Israel Scores F-35’s First Cruise Missile Kill

The cruise missile, like many other missiles and drones fired toward Israel from the south, likely originated in Yemen.

byThomas Newdick|
Israel F-35 shoots down Houthi cruise missile
Israeli Air Force
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Israel has acknowledged that its fleet of F-35I stealth fighters is playing an active role in the current Gaza conflict, with the announcement today that these jets were recently used to intercept and bring down a cruise missile. As well as verifying that these advanced aircraft are engaged in the fighting, this is also the first confirmation that an F-35I has been used to bring down a target of this kind.

In the above post to X, formerly known as Twitter, today, the Israeli Air Force said:

“In recent days, a cruise missile launched from the southeast toward the airspace of the State of Israel was detected by the control and detection systems of the Air Force. The systems followed the trajectory of the cruise missile and launched fighter jets from the Adir formation, which successfully intercepted it.”

Adir is the Israeli Air Force name for the F-35I, roughly translated as “Mighty” or “Mighty one.”

A brief video accompanying the tweet shows footage apparently gathered from an F-35I’s helmet-mounted display (or perhaps from its Electro-Optical Targeting System), clearly showing a jet-propelled winged cruise missile in the crosshairs. The moment of launch of what is almost certainly an AIM-9X Sidewinder infrared-guided missile can be seen, with what appears to be a shower of sparks and debris coming close into the frame as the missile leaves the wing. That weapon then makes a hard left turn before impacting the target. This looks to be a good example of the AIM-9X’s high off-boresight engagement capabilities.

The Israel Defense Forces (IDF) stated that the F-35I’s cruise missile kill was followed later the same day by the destruction of a surface-to-surface missile over the Red Sea by the Arrow anti-ballistic missile system (known as Hetz in IDF terminology).

“From the north to the south, the IAF and its air defense array are deployed to provide multi-dimensional defense and provide additional layers of protection against a multitude of threats to the State of Israel,” the IDF said. You can read our full analysis of the Israeli air defense network in this previous article.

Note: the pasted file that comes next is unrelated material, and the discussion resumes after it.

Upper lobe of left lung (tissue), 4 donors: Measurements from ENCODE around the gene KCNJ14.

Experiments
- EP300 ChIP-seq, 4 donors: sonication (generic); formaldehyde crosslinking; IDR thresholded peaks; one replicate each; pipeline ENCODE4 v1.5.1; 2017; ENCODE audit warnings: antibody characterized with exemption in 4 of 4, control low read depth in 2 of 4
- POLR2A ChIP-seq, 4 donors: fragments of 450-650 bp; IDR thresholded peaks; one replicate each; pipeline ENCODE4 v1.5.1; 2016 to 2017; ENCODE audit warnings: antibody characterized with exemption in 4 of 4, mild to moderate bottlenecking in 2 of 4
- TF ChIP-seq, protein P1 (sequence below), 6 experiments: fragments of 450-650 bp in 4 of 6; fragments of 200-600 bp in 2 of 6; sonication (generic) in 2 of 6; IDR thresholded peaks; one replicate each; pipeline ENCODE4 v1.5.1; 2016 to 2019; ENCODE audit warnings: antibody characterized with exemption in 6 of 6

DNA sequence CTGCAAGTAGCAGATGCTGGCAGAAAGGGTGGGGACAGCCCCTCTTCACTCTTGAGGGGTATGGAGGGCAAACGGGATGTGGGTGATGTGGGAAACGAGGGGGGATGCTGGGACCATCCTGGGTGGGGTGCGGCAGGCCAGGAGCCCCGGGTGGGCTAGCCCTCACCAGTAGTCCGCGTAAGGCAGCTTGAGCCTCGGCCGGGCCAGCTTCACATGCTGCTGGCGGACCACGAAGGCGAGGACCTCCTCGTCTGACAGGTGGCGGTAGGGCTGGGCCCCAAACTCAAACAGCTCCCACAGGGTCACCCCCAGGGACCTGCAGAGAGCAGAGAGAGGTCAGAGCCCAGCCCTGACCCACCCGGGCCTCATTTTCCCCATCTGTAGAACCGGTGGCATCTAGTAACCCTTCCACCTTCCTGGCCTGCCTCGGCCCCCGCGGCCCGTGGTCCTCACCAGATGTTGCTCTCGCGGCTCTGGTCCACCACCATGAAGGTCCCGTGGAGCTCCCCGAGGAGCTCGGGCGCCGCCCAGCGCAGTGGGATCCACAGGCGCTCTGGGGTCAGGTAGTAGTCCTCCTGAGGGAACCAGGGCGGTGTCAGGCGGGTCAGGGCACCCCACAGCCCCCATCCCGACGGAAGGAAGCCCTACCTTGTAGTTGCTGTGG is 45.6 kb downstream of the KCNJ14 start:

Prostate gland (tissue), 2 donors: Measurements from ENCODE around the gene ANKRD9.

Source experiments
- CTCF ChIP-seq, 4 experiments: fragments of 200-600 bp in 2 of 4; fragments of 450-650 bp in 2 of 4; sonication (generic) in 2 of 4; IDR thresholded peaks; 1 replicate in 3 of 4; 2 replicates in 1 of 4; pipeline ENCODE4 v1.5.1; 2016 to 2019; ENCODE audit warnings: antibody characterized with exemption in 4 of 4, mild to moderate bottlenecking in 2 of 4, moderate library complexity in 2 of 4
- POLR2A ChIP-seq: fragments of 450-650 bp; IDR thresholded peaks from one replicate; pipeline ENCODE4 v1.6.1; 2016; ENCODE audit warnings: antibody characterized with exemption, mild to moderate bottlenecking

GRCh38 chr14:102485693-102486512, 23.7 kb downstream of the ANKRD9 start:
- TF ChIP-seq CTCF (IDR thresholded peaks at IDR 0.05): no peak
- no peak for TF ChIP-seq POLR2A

A photo taken from the southern Israeli city of Sderot shows an F-35I over the northern Gaza Strip, on October 29, 2023, amid ongoing battles between Israel and the Palestinian Hamas movement. Photo by JACK GUEZ/AFP via Getty Images

As to the F-35I’s intercept, no details have so far been provided about the exact time and location this happened, or the precise origin of the cruise missile itself. However, the claim that the missile was “launched from the southeast” toward Israel points with near certainty to the reality that it was launched by the Iranian-backed Houthi militants in Yemen. The Times of Israel also concludes that the missile was fired by the Houthis, noting that the IDF “has intercepted several other targets — apparently drones launched from Yemen — over the Red Sea in recent days.”

It has also been noted that the cruise missile in question looks very similar to the Quds series of weapons used by the Houthis. For their part, the Houthis have also released video footage that they say shows cruise missiles and drones being launched against targets in Israel as retaliation over ongoing Israeli operations targeting groups in the Gaza Strip.

Soldiers stand guard on a Quds-type cruise missile during an official military parade marking the ninth anniversary of the Houthi takeover of the Yemeni capital, Sanaa, on September 21, 2023. Photo by MOHAMMED HUWAIS/AFP via Getty Images

If this is the case, the missile could have flown from the Houthi-controlled west of Yemen, over the Red Sea, toward Eilat, Israel’s southernmost city. Alternatively, the missile could have overflown Saudi Arabia, though that raises the question of why it was not intercepted there. Saudi Arabia has extensive experience in countering Houthi missiles and drones, including using its fighters to shoot them down.

A Royal Saudi Air Force F-15 shoots down a Houthi drone:

Saudi Arabia has also been involved in intercepting Houthi missiles and drones during the latest Gaza fighting. On October 19, the Houthis launched at least four cruise missiles and nearly 20 drones that were intercepted by the Arleigh Burke class guided-missile destroyer USS Carney in a nine-hour engagement. Saudi Arabia also engaged aerial targets during this incident and it may have intercepted others.

It’s interesting to note, too, that photos have recently been circulating on social media purporting to show wreckage from a Houthi Quds-type cruise missile, or similar, in Jordan.